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Why Cal fans, including Aaron Rodgers, will always hold a grudge against Mack Brown

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And why a Cal upset on Saturday would be so sweet for Bears fans.

Cal and Texas Getty Images

Texas and Cal don’t share a deep on-field past. They’ve played six times, including last season and in 2011. The Longhorns are a boring 5-1, having blown out the Bears four times between 1959 and 1970. Whatever, really.

But when the Horns visit Berkeley for a game Saturday night (10:30 p.m. ET, ESPN), they’ll do so behind a loaded recent history. That’s because Texas once got between Cal and a Rose Bowl that Cal badly wanted to play in, and Cal doesn’t forget.

Here was Aaron Rodgers on College GameDay two weeks ago, (correctly) picking Texas to beat Notre Dame and saying he could only do it because Mack Brown was no longer the head coach in Austin:

The backstory is a reminder of how the sport used to be.

In 2004, Cal finished its regular season 10-1. The Bears were ranked No. 4 in the country in the AP Poll and the BCS standings, and they seemed fairly assured of getting a bid to the Rose Bowl, being held (as usual) in their home state.

It didn’t work out that way. Texas finished the regular season an identical 10-1, but ranked No. 6 in the AP Poll, two spots behind Cal. More importantly, the Horns were No. 5 in the BCS standings.

Texas’ last game was a 26-16 win against Texas A&M, while Cal ended with a 26-16 nod over Southern Miss.

Then Brown used some of the political skills one needs to survive as the head coach at a place like Texas. He lobbied hard for Texas to get bumped forward, past Cal, in the BCS standings.

Whether it was because of Brown’s lobbying or not (and it probably wasn't), it happened. The Horns jumped Cal from No. 5 to No. 4 in the final pre-bowl standings, taking the Rose Bowl bid Cal wanted and thought it would get, as California power USC was headed for the non-Rose Bowl BCS title game.

Here’s a full-season accounting of that year’s BCS race. The Bears were judged not to have done well enough, apparently, in their final win.

Here’s Rodgers, back in 2004:

"I thought it was a little classless how Coach Brown was begging for votes after the [Texas A&M] game," Rodgers said then. "I think a team’s record and the way you play should speak for itself, and you shouldn’t have to complain about the BCS system."

Here’s an impassioned missive from our California Golden Blogs, summing up why some Cal fans are so angry about this.

So the stage has been set. Cal is 10-1, the 4th ranked team in the country, and everybody thinks that they’re going to the Rose Bowl because USC is going to the national championship game. You might say "It’s kind of a weaselly way to get to the Rose Bowl, Cal fans, backing into it without winning your own conference." To that I reply: A fan gets desperate after decades. My mother is in her 50s, and she’s attended every Big Game since her college days. Never a Rose Bowl. There are thousands like her. We are in no position to be picky.

Then we beat Southern Mississippi in mediocre fashion. Then Mack Brown made his pitch. Then, after being 4th in the country for weeks, after thinking we had it all wrapped up, after carrying Aaron Rodgers around the field with Roses in his hands . . . then we get dropped to 5th in the BCS.

Behind Texas.

Behind Texas.

Behind a school with (at the time) three national championships, 30 conference championships and 44 bowl appearances. A member of the college football aristocracy.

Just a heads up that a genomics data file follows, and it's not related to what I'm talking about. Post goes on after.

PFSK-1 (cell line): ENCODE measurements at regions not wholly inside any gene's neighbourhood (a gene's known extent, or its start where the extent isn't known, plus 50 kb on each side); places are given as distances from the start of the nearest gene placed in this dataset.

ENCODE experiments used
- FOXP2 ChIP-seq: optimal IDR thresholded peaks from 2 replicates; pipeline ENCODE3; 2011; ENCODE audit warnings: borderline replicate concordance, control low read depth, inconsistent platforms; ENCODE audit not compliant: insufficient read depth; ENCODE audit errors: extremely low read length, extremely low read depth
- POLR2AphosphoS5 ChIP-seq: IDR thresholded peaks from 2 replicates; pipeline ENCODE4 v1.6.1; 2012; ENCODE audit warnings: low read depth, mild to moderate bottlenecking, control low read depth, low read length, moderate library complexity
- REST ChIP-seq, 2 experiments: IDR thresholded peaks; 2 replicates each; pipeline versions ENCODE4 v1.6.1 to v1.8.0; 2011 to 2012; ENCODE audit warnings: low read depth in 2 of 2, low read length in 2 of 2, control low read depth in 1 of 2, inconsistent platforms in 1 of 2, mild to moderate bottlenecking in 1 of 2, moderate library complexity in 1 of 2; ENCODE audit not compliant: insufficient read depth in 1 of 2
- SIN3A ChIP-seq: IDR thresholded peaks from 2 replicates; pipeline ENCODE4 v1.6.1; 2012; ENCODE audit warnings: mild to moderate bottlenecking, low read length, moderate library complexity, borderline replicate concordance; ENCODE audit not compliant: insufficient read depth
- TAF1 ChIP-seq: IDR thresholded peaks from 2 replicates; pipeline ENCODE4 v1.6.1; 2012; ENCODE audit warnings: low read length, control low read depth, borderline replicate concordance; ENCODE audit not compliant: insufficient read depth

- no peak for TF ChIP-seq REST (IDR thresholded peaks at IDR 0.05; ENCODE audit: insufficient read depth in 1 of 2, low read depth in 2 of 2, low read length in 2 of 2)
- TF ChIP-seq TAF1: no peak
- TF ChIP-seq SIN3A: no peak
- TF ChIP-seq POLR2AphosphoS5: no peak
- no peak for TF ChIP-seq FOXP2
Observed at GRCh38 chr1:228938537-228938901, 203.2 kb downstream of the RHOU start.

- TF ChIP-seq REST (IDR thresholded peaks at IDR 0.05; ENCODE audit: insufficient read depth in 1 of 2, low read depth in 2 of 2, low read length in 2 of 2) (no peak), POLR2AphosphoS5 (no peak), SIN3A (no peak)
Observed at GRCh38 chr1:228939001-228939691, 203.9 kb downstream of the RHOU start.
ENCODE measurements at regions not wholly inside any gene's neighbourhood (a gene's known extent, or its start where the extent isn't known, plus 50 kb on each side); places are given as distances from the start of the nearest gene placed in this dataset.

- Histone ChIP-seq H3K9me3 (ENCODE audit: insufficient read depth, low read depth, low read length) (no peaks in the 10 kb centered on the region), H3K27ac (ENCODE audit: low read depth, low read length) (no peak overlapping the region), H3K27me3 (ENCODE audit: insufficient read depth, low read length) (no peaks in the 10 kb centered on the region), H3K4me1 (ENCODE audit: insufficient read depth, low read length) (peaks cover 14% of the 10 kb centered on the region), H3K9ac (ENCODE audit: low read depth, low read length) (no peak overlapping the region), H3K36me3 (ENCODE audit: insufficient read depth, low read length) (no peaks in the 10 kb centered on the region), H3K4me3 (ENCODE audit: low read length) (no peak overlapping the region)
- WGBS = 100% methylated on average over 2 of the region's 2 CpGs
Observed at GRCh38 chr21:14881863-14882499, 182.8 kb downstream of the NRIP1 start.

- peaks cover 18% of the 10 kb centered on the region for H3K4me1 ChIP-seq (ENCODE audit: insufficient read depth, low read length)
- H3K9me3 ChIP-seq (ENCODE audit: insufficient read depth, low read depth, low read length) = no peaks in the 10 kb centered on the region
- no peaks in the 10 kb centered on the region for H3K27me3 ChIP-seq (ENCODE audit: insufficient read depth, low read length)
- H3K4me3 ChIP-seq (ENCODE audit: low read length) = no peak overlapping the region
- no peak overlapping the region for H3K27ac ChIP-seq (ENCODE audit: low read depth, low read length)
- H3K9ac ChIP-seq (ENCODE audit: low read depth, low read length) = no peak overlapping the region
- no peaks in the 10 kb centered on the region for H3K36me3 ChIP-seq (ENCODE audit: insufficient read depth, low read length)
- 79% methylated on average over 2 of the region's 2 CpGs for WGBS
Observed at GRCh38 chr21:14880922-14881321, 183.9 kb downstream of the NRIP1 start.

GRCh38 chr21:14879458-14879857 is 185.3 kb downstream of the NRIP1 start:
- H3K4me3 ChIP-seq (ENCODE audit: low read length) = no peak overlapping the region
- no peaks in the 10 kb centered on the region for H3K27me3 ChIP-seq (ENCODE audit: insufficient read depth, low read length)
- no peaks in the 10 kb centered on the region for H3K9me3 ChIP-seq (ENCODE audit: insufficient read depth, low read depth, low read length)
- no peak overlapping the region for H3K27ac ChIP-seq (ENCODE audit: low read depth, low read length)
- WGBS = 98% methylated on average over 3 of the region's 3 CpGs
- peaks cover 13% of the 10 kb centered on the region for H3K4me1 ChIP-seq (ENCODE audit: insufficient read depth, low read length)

2004 was a chance for Cal football, and for Cal football, chances come about once a decade. 2004 was also a chance for Texas football, and for Texas football chances come at least every other year or so.

Brown probably wasn’t the reason this happened. But that’s not the point – not when Texas was Texas, and Cal was a team that hadn’t been to a Rose Bowl (or any other major bowl, really) since 1958.

Is it all Mack Brown’s fault? Nah. It’s not even mostly his fault. But the idea that the coach of Texas was complaining about not going to a major bowl just seemed a tad out-of-wack for Cal fans who hadn’t seen a major bowl for 45 years.

Cal is a great school, but it’s not had an easy football life. Texas has been an elite football school for ages, and the Bears felt like they had something taken from them when Texas went to their Rose Bowl.

Via The Dallas Morning News, here’s now-former Cal coach Jeff Tedford:

"It was very unfortunate," Tedford said. "It’s one of the toughest things I’ve ever had to do in my coaching career was announce to our team that we weren’t going to the Rose Bowl. ... It stunned our football team. It stunned our program and our fans."

And here’s Brown, defending himself:

"What I do remember about it is, I was asked after the A&M game if I thought our team was good enough to be in the BCS, and I said yes," Brown said, recalling that "people were taken aback that I would pull for our team. … And I would do exactly the same thing again."

The Associated Press would later send a cease-and-desist letter to the BCS, angered about the impact BCS-minded politicking might have on the poll’s integrity. The poll had been part of the BCS formula. (Cal didn’t actually fall behind Texas in AP Poll, which is important to remember.)

The Bears played in the Holiday Bowl instead of the Rose Bowl, and they lost 45-31 to Texas Tech. The AP Poll stopped being a part of the BCS’ calculus, and the BCS died a decade later. Cal hasn’t had another crack at anything like the Rose Bowl, though it made a follow-up Holiday Bowl appearance in 2011. It was against Texas. The Horns won.

Texas heads to Berkeley this year as a College Football Playoff contender.

Cal isn’t, but the Bears could put a massive dent into Texas’ dreams if they pull an upset. After all these years, Rodgers and legions of Cal fans surely wouldn’t mind that.